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In the Loop

Confronting the reality of inequitable access to recycling

Will investing in research, infrastructure and training improve the system?

People working in recycling facility

Image via Shutterstock/BAZA Production

This article originally appeared in our Circularity Weekly newsletter. Subscribe here.

Many systems in place today can be seen as microcosms of our larger world. Therefore, they’re affected by the same social issues people have to deal with in their daily lives — poverty, gender inequality, racial disparities, to name a few.

Waste and recycling in the United States is one such system.

Four in 10 single-family residents in the U.S. lack equitable recycling access, according to The Recycling Partnership’s 2021 "Paying It Forward" report. And for people who live in a multifamily property or rural community, those numbers change to seven in 10.

That data is one reason The Recycling Partnership officially launched its Recycling Inclusion Fund this week. It’s aimed at addressing racial disparities and systemic challenges in the U.S. waste and recycling industries.

When Jessica Levine, founder of the fund, joined The Recycling Partnership in October 2018, she started to think about the opportunity the organization had to support communities at the local level.

"I started to really ask myself the questions looking from an external view and internal view: What does real representation in this space look like? What does equity look like? And from an equality standpoint, what is our organization doing to drive change?" she said.

Levine noted that the organization had already worked toward empowering residents at the local level with the resources and tools that they needed to feel confident and excited about actively participating in local recycling programs.

If we don't provide communities with resources that really meet them where they are, then how can they really participate in a way that matters most to them, that is significant to them?

"But there was this equity piece, from my perspective, that was still missing," added Levine, who also serves as The Recycling Partnership’s diversity and inclusion manager and was an Emerging Leader at GreenBiz 21.

"If we don't provide [communities] with resources that really meet them where they are, then how can they really participate in a way that matters most to them, that is significant to them?"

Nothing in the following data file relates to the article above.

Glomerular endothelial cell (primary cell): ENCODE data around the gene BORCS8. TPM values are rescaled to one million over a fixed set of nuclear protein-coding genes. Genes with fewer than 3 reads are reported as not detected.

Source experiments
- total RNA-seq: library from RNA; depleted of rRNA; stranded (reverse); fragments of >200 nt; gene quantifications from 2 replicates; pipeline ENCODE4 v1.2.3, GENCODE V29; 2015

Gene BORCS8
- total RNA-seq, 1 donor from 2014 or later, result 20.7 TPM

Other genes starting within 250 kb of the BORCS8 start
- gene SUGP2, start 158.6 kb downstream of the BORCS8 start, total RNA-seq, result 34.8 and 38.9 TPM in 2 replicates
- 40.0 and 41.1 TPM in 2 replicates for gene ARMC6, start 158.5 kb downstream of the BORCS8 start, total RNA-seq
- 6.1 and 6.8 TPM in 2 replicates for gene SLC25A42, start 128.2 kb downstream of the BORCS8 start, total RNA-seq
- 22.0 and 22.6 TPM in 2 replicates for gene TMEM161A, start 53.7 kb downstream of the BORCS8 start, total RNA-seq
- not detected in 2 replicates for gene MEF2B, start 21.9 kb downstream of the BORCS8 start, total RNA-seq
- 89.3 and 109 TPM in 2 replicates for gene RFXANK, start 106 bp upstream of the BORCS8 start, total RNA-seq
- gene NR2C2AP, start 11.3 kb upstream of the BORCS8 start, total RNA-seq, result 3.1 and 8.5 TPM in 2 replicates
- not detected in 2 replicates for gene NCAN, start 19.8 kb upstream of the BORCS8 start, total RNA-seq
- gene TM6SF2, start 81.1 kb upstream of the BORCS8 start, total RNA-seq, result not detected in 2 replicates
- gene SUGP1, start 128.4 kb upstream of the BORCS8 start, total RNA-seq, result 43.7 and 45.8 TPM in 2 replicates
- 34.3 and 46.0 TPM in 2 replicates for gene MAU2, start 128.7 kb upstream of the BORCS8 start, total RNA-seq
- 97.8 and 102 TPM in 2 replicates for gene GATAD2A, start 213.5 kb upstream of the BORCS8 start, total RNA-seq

That’s where the Recycling Inclusion Fund, which has raised an undisclosed amount of cash, comes in.

The fund will direct funds to efforts that focus on three key focus areas:

  1. Research to identify the state of recycling access and participation, barriers and needs in Black, Indigenous and people of color (BIPOC) communities across the U.S.
  2. Infrastructure and education improvements to reach and empower BIPOC populations with recycling access and resources that meet their needs.
  3. Leadership and training opportunities in the sustainability sector granted through The Recycling Partnership for recent BIPOC college graduates.

"This partnership helps us to continue to care for the BIPOC communities we serve, while providing access and education to the resources needed to create a sustainable and healthy lifestyle for all," said Meredith Lindvall, director of recycling and waste diversion at broadband company Cox Enterprises, which contributed to the fund.

The other six funding partners are 3M, Arconic Foundation, The Coca-Cola Company, Kroger’s Zero Hunger Zero Waste Foundation, Procter & Gamble and TAZO.

In a sense, The Recycling Partnership is continuing its role as a connector with this fund, bringing together its corporate partners and community partners. Levine explained that its community partners who are interested in the fund will work with its community engagement team to identify specific opportunities for financial and technical support.

The Recycling Partnership isn’t the only organization thinking about embedding equity into U.S. waste and recycling systems. In its National Recycling Strategy proposed in November, the U.S. Environmental Protection Agency noted that it will "integrate equity and environmental justice principles and priorities into all aspects" of implementing the strategy.

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